The Global Network Initiative Balances Freedoms and Business Needs

 
 
By Larry Seltzer  |  Posted 2008-10-29 Email Print this article Print
 
 
 
 
 
 
 

Internet businesses need to be on the side of users and their rights, but you can't expect them to walk away from countries that don't respect those rights.

Internet users have enough trouble with criminals attacking them and governments seemingly doing nothing to stop it. The last thing they need is for governments to be attacking them as well, but it happens a lot.

There's no shortage of do-gooders struggling to protect the people's rights on the Internet. The latest entry may be different: The Global Network Initiative is a group of companies that have agreed to a code of conduct for protecting their users' rights. The participants include Google, Microsoft, Yahoo and a collection of others-mostly academics and human rights NGOs (nongovernmental organizations).

The NGOs overlap some with the do-gooders I mentioned, but it's the inclusion of Google, Microsoft and Yahoo that makes this interesting. What are they actually committing to? Is this just PR for them or are they really going to make tough decisions about doing business in repressive countries not based solely on maximizing profit?

The principles of the GNI declare that "Information and Communications Technology companies have the responsibility to respect and protect the freedom of expression and privacy rights of their users." To facilitate this respect and protection, they have established guidelines and a governance structure to measure compliance. To protect freedom of expression we get these statements:

Participating companies will respect and protect the freedom of expression of their users by seeking to avoid or minimize the impact of government restrictions on freedom of expression, including restrictions on the information available to users and the opportunities for users to create and communicate ideas and information, regardless of frontiers or media of communication.
Participating companies will respect and protect the freedom of expression rights of their users when confronted with government demands, laws and regulations to suppress freedom of expression, remove content or otherwise limit access to information and ideas in a manner inconsistent with internationally recognized laws and standards.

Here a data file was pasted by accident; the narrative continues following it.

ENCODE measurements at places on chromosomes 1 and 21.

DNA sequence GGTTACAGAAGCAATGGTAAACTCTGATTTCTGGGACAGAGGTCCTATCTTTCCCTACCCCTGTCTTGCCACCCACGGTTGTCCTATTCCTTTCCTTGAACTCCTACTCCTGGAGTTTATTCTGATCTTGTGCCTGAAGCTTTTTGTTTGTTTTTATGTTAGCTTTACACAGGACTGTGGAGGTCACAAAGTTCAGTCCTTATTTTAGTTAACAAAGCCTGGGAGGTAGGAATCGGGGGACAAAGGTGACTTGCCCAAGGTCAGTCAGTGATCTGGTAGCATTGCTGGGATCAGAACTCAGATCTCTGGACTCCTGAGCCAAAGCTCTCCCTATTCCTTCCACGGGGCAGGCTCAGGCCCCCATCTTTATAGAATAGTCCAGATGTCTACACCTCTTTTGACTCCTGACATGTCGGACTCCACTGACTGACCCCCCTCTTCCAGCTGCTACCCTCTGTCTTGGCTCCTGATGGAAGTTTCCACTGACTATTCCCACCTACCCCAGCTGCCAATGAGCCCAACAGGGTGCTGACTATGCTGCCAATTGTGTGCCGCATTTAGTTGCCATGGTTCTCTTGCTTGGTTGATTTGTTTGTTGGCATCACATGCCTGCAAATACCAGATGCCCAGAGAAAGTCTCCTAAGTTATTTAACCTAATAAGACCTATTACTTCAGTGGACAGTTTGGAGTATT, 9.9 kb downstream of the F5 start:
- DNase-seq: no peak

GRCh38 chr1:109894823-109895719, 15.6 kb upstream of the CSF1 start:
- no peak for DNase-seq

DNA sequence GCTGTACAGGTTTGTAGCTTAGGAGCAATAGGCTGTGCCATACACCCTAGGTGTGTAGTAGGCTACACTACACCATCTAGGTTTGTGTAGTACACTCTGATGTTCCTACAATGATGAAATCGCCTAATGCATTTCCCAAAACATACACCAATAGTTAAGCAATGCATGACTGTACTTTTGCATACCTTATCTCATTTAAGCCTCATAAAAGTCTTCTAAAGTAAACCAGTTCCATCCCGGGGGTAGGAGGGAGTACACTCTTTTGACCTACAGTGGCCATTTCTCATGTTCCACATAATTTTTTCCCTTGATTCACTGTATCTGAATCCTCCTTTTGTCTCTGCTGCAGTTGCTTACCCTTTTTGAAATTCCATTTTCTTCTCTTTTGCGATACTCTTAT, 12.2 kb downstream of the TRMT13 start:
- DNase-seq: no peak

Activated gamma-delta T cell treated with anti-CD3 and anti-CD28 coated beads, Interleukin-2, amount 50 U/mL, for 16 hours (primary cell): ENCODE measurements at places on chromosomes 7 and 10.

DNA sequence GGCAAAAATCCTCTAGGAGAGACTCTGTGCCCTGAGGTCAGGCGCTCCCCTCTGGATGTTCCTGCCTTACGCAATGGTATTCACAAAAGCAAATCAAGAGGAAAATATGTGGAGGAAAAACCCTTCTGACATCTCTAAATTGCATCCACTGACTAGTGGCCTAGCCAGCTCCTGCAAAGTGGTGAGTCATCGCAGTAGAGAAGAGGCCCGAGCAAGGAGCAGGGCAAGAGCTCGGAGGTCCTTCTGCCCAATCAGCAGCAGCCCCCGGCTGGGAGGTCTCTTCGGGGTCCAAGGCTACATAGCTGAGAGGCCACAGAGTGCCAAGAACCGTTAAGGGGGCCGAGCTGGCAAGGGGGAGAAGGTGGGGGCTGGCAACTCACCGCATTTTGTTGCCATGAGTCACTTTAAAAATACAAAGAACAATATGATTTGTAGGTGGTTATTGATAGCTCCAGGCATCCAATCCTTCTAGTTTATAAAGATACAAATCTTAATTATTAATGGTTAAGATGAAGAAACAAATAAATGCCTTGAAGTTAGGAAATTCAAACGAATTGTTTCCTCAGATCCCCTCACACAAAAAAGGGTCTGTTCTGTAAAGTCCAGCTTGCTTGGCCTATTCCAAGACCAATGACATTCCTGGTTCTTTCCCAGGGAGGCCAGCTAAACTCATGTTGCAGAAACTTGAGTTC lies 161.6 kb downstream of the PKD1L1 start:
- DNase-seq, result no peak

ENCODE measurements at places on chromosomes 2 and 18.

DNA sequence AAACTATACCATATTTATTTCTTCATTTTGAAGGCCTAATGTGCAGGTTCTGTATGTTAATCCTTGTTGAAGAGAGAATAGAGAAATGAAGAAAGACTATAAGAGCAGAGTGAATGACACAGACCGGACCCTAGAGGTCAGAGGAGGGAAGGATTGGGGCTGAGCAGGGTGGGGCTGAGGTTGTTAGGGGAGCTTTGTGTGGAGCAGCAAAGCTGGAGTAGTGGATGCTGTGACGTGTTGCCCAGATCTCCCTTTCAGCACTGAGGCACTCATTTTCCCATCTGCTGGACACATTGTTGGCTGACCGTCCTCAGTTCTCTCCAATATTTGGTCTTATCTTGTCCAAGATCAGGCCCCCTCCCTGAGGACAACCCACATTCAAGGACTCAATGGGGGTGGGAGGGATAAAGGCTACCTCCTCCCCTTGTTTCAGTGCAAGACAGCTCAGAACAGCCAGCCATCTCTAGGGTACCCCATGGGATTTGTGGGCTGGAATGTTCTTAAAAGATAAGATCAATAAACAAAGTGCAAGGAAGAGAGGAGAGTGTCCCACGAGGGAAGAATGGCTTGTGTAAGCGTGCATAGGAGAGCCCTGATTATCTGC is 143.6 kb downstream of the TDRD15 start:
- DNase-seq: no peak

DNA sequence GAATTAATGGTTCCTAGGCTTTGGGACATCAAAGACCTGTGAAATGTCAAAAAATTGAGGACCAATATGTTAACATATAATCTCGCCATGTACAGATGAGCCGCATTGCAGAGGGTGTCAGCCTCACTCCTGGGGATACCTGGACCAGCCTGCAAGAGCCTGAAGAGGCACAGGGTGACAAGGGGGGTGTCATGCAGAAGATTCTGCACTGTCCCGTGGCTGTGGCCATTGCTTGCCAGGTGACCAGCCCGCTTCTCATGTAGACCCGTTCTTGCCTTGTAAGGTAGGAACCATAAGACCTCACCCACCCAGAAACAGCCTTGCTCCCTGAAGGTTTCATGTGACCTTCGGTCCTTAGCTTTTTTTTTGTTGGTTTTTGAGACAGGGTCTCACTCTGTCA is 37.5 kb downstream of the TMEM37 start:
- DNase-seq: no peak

This is typical of the rules in the sense that it commits the company to be on the side of the users and their rights when confronted with government demands to impinge on those rights. The documents don't demand that companies engage in civil disobedience by refusing government orders, for instance, to identify users who might have thought they were operating anonymously.



 
 
 
 
Larry Seltzer has been writing software for and English about computers ever since—,much to his own amazement—,he graduated from the University of Pennsylvania in 1983.

He was one of the authors of NPL and NPL-R, fourth-generation languages for microcomputers by the now-defunct DeskTop Software Corporation. (Larry is sad to find absolutely no hits on any of these +products on Google.) His work at Desktop Software included programming the UCSD p-System, a virtual machine-based operating system with portable binaries that pre-dated Java by more than 10 years.

For several years, he wrote corporate software for Mathematica Policy Research (they're still in business!) and Chase Econometrics (not so lucky) before being forcibly thrown into the consulting market. He bummed around the Philadelphia consulting and contract-programming scenes for a year or two before taking a job at NSTL (National Software Testing Labs) developing product tests and managing contract testing for the computer industry, governments and publication.

In 1991 Larry moved to Massachusetts to become Technical Director of PC Week Labs (now eWeek Labs). He moved within Ziff Davis to New York in 1994 to run testing at Windows Sources. In 1995, he became Technical Director for Internet product testing at PC Magazine and stayed there till 1998.

Since then, he has been writing for numerous other publications, including Fortune Small Business, Windows 2000 Magazine (now Windows and .NET Magazine), ZDNet and Sam Whitmore's Media Survey.
 
 
 
 
 
 
 

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